Echoes from the Greek Anthology
The Poems of Henry Van Dyke (New York: Charles Scribner's Sons, 1911): 354-56. PS 3115 A2 1911 Robarts Library.
I. STARLIGHT1.1With two bright eyes, my star, my love,
1.2Thou lookest on the stars above:
1.3Ah, would that I the heaven might be
1.4With a million eyes to look on thee.
2.2And after that the thorn;
2.3An hour of dewy morn,
2.4And then the glamour goes.
2.5Ah, love in beauty born,
2.6A little while the rose!
III. PHOSPHOR -- HESPER3.1
3.2 My love I now must leave;
3.3The hours of day I slowly tell,
3.4And turn to her with the twilight bell, --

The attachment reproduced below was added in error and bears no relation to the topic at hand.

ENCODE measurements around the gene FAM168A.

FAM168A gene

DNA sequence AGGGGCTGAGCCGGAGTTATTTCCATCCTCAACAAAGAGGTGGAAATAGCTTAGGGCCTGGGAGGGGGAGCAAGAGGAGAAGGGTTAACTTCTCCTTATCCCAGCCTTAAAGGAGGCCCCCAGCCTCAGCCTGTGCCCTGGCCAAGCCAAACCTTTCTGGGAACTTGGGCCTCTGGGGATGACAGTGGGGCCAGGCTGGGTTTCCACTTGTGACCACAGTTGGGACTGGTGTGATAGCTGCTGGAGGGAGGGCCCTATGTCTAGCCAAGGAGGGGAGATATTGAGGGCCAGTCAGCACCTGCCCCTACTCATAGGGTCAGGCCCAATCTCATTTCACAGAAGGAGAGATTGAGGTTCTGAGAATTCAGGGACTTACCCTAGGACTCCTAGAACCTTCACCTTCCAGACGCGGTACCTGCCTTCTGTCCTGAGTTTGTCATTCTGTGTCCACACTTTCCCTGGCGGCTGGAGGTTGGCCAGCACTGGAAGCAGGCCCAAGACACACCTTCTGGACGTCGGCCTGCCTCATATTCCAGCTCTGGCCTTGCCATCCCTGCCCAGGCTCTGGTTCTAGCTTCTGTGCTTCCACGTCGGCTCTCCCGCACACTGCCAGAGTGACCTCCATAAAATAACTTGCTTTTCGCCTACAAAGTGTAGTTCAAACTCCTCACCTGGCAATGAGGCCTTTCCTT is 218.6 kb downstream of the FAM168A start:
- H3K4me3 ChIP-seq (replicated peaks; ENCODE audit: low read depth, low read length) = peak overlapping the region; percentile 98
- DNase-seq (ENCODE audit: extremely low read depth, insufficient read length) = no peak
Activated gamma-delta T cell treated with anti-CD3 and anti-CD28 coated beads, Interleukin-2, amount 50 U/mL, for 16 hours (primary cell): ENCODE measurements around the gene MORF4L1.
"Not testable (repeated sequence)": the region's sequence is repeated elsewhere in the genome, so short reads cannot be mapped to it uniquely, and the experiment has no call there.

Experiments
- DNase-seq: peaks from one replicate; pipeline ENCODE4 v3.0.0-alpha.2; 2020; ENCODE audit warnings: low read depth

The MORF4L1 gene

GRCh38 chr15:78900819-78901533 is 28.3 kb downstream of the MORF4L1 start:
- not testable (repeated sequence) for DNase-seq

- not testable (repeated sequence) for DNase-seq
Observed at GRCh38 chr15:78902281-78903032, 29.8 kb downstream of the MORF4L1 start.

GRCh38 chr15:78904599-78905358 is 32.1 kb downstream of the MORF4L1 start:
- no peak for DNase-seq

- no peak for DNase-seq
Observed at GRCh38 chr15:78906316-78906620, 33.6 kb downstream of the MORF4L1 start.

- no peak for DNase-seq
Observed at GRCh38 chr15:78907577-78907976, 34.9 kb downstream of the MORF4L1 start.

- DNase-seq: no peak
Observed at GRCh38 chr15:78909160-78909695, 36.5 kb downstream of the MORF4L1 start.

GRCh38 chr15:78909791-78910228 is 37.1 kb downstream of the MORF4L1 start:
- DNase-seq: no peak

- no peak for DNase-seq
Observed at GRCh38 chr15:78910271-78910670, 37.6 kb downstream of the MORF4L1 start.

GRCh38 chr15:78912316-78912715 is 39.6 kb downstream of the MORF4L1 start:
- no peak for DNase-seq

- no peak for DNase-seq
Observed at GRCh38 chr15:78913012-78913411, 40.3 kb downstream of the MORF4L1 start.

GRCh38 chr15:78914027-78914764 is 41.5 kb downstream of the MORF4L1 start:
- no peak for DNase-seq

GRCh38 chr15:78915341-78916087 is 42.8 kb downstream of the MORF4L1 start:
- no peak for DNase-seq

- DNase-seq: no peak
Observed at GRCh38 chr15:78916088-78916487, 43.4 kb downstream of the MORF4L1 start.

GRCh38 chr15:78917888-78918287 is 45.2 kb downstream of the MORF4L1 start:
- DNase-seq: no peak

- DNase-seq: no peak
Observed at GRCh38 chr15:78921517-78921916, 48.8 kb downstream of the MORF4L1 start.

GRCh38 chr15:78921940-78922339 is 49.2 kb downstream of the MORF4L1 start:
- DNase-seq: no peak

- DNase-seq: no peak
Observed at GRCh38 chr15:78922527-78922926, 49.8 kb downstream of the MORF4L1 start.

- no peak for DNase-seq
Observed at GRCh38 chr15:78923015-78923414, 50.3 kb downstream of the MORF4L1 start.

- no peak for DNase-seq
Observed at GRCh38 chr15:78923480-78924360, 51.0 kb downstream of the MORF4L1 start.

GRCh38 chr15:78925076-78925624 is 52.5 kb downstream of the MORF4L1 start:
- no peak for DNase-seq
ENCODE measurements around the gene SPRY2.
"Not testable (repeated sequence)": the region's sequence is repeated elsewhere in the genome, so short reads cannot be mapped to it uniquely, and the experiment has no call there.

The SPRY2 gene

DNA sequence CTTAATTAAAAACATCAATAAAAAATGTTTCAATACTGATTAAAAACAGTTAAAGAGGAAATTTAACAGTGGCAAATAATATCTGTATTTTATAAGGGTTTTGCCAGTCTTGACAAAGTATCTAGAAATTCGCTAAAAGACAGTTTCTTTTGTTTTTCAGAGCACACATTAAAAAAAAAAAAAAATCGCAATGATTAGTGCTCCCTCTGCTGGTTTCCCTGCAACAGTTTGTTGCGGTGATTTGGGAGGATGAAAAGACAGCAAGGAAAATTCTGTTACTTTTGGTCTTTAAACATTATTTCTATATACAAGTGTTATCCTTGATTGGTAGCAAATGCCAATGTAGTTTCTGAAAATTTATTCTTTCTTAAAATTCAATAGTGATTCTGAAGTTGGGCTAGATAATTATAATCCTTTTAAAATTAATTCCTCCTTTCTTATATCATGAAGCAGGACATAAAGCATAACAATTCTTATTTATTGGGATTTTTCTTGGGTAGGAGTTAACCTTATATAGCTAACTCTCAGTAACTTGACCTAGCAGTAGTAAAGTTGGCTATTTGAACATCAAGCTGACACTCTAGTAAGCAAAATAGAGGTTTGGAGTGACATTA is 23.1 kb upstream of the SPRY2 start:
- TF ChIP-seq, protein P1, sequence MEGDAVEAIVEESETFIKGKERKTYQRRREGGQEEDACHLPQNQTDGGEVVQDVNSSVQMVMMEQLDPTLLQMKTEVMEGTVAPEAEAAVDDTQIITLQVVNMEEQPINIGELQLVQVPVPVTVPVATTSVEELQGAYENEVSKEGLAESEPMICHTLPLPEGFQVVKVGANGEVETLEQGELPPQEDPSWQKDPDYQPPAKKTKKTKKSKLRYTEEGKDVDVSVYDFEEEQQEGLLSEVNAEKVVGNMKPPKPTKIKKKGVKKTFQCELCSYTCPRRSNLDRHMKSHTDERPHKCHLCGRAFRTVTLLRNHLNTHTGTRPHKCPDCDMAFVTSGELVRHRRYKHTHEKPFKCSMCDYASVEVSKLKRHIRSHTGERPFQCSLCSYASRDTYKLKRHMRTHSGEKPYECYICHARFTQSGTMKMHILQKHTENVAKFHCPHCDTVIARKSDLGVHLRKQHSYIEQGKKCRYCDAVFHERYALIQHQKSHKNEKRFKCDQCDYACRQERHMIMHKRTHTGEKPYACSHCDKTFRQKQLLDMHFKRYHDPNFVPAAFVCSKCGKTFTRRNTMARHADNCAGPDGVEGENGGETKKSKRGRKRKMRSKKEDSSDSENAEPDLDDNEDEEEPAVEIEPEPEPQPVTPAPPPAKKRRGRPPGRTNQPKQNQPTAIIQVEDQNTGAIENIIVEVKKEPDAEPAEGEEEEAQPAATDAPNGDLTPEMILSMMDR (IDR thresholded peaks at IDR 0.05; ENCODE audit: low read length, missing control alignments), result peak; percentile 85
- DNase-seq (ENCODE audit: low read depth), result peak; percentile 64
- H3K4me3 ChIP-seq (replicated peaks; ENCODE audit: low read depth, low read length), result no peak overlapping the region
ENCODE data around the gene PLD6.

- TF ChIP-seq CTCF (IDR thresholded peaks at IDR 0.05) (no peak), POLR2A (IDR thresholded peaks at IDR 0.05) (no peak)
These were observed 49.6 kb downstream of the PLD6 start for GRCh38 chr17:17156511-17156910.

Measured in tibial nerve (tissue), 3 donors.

3.5 O welcome, star of eve!
4.2Cooling thirsty lips aglow;
4.3Sweet to sailors winter-bound,
4.4Spring arrives with garlands crowned;
4.5Sweeter yet the hour that covers
4.6With one cloak a pair of lovers,
4.7Living lost in golden weather,
4.8While they talk of love together.
V. THE VINE AND THE GOAT5.1
5.2I yet shall bear enough of fruit
5.3For wine to sprinkle your dim eyes,
5.4When you are made a sacrifice.
VI. THE PROFESSOR6.1
6.2Of Professor Callias,
6.3Listen silent while he drawls, --
6.4Three are benches, four are walls.
1.1] The Greek Anthology: a collection of about 6,000 lyrics by over 300 poets from the 7th century B.C. to the 10th century AD. See The Greek anthology, with an English translation by W. R. Paton (London: Heinemann, 1916-18), 5 vols. PA 3458 .A2 1916 Trinity College Library). Back to Line
3.1] Venus as the morning star is Phospher, and as the evening star is Hesper. Back to Line
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